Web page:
The third work in playwright Neil LaBute’s seriocomic look at America’s obsession with beauty (along with The Shape of Things and Fat Pig), Reasons to be Pretty follows what happens when Greg, a warehouse worker, makes an offhand remark about a new coworker’s good looks—and his own girlfriend’s lack thereof. When his accidental insensitivity makes it back to his girlfriend via two married pals from work, Greg’s average, middle-class American life begins to unwind. Meanwhile, the once steely relationships around him prove to be as unpredictable as his own, forcing everyone to reevaluate their perspectives, futures and the people they hold dear.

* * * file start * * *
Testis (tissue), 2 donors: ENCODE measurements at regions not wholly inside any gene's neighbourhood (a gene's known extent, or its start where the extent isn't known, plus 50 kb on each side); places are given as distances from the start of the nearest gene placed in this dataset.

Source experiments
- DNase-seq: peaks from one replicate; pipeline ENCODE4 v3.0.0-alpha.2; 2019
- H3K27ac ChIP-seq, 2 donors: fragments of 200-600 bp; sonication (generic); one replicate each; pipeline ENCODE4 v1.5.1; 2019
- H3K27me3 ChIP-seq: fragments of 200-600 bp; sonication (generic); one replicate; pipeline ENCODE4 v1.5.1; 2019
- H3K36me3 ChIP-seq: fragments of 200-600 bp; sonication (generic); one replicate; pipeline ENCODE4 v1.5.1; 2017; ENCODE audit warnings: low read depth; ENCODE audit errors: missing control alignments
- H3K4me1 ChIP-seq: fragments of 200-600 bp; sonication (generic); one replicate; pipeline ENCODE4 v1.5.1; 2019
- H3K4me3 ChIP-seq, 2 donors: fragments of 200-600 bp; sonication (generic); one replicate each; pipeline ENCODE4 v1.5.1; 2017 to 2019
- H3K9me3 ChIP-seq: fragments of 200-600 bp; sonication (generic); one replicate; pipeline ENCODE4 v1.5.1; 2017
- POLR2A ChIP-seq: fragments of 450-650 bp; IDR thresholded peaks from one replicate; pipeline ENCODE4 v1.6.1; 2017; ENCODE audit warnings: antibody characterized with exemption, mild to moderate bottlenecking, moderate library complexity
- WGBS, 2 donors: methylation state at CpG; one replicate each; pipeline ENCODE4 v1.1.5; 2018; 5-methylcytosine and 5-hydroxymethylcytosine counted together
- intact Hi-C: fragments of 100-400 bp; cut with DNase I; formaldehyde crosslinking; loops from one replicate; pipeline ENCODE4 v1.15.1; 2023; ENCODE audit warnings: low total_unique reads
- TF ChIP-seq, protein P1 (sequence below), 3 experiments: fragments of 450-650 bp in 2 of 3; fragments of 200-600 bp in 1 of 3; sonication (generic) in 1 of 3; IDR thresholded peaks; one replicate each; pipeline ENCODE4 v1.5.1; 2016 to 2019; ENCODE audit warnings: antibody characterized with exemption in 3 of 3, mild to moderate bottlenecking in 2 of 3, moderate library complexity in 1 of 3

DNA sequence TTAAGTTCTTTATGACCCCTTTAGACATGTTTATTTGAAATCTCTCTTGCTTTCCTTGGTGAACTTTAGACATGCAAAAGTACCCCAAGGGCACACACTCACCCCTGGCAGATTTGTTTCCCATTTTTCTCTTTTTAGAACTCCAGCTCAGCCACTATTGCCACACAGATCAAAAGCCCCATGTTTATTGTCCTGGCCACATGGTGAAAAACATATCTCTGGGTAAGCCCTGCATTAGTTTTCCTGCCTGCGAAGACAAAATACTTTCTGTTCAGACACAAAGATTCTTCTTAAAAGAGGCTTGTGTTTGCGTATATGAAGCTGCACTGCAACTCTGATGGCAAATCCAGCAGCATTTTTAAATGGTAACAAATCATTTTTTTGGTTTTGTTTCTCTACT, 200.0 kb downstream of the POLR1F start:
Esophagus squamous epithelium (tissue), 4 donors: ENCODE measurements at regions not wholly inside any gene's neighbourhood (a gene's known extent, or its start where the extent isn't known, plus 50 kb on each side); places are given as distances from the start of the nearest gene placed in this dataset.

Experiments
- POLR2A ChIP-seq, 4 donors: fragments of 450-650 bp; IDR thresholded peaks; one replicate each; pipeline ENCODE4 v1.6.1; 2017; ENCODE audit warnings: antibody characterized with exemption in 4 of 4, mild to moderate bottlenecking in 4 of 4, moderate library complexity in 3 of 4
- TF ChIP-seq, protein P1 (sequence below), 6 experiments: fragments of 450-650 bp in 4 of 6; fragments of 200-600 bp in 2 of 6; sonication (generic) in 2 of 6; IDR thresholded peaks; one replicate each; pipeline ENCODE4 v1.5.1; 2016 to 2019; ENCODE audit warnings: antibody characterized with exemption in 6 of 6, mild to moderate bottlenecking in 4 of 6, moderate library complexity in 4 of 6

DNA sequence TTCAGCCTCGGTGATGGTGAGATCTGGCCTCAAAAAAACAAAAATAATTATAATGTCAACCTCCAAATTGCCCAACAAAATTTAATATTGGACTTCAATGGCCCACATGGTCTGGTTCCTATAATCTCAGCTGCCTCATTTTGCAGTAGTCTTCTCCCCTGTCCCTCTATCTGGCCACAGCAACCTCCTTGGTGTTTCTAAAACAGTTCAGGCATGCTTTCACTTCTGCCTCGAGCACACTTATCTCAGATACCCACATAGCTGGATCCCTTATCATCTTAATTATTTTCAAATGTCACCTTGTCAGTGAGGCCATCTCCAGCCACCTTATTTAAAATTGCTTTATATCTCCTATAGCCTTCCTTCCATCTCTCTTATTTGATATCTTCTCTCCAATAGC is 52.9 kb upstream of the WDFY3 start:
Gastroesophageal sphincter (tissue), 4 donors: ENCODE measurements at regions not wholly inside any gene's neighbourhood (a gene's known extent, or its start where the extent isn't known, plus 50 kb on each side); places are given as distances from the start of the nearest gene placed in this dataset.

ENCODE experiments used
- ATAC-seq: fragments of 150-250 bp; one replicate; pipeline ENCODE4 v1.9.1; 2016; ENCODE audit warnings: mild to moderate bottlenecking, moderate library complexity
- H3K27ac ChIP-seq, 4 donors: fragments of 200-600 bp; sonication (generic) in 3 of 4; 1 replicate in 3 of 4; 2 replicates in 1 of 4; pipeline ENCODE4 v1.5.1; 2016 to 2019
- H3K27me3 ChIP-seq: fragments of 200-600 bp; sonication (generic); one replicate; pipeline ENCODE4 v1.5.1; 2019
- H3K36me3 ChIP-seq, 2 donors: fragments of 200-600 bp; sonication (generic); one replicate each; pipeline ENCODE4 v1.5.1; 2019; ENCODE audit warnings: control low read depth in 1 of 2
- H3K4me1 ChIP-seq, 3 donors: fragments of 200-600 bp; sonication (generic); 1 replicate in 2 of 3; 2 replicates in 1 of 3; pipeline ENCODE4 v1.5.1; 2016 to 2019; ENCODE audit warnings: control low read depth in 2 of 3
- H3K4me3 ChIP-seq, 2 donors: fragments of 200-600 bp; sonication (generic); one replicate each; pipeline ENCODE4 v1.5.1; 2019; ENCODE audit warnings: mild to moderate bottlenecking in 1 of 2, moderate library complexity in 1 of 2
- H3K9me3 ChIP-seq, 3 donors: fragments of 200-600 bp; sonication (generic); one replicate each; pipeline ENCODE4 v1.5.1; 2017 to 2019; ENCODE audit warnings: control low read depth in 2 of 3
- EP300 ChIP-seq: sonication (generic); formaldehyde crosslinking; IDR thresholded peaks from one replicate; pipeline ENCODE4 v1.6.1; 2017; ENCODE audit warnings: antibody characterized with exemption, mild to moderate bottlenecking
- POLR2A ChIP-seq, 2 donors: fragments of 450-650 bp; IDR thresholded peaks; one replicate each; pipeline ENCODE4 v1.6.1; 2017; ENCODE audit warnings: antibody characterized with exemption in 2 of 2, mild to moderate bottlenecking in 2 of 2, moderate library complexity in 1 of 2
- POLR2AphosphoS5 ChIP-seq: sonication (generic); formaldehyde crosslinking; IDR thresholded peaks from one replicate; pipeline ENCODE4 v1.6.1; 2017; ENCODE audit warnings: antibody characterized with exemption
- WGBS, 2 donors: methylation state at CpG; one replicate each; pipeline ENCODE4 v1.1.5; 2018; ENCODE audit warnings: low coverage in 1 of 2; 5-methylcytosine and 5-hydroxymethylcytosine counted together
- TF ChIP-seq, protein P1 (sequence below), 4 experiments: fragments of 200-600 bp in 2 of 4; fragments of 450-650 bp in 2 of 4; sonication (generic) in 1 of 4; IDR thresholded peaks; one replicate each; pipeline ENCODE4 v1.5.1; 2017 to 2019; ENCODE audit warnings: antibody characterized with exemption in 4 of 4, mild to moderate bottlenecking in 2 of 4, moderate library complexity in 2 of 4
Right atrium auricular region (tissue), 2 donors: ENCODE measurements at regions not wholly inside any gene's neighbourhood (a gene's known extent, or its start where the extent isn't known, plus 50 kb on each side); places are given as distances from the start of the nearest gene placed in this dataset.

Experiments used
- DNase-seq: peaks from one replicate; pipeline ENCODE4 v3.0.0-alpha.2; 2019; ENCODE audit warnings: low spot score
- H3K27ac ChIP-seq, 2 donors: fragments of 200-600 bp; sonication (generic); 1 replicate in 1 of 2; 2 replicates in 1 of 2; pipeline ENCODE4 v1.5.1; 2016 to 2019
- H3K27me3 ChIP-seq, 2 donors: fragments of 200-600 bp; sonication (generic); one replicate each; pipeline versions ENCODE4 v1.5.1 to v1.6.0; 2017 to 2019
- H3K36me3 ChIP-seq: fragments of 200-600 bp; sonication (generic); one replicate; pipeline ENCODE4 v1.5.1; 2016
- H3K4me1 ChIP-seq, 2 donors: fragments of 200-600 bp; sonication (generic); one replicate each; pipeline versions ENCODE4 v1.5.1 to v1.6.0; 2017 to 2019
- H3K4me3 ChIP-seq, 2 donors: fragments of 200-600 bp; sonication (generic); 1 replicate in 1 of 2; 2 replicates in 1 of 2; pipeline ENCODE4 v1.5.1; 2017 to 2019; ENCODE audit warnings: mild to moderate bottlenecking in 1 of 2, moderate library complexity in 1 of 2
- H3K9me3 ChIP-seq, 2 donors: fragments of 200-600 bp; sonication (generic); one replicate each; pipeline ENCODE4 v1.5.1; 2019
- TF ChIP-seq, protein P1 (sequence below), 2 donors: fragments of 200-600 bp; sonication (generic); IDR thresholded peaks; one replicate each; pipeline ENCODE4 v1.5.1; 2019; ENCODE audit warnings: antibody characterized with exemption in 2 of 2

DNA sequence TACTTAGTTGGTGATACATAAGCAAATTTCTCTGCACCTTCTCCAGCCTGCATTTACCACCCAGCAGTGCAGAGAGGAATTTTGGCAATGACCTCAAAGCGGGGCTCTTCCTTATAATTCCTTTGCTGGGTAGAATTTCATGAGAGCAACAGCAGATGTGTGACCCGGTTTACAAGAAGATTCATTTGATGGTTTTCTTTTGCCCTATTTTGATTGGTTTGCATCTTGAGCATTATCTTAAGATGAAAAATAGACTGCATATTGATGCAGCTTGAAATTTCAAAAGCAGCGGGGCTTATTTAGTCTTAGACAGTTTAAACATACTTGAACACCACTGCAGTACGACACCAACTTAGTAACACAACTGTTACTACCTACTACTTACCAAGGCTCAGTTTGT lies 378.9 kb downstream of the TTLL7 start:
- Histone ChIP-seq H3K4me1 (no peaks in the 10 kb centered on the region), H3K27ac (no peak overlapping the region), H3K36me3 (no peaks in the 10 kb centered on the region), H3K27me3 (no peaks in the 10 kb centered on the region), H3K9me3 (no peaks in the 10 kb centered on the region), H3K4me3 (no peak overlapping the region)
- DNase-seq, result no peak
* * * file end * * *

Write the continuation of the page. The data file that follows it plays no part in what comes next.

What Is Reasons to be Pretty Like?
The play kicks off with one of the most searing (but funny) verbal guttings of a clueless man by an outraged woman ever to hit the stage and continues with an alternately hilarious and heartbreaking trip into modern relationships. The toughest moments make you cringe, but tender, even sweet, interactions reveal there is more going on than what’s at face value.
Is Reasons to be Pretty Good for Kids?
The depths of Reasons to be Pretty’s message and humor will be lost on anyone too young to have ever been in a relationship. Add in an abundance of bad language, some adult situations and one outburst of contained but unexpected physical violence and you’ll find yourself with plenty of reasons to call a babysitter.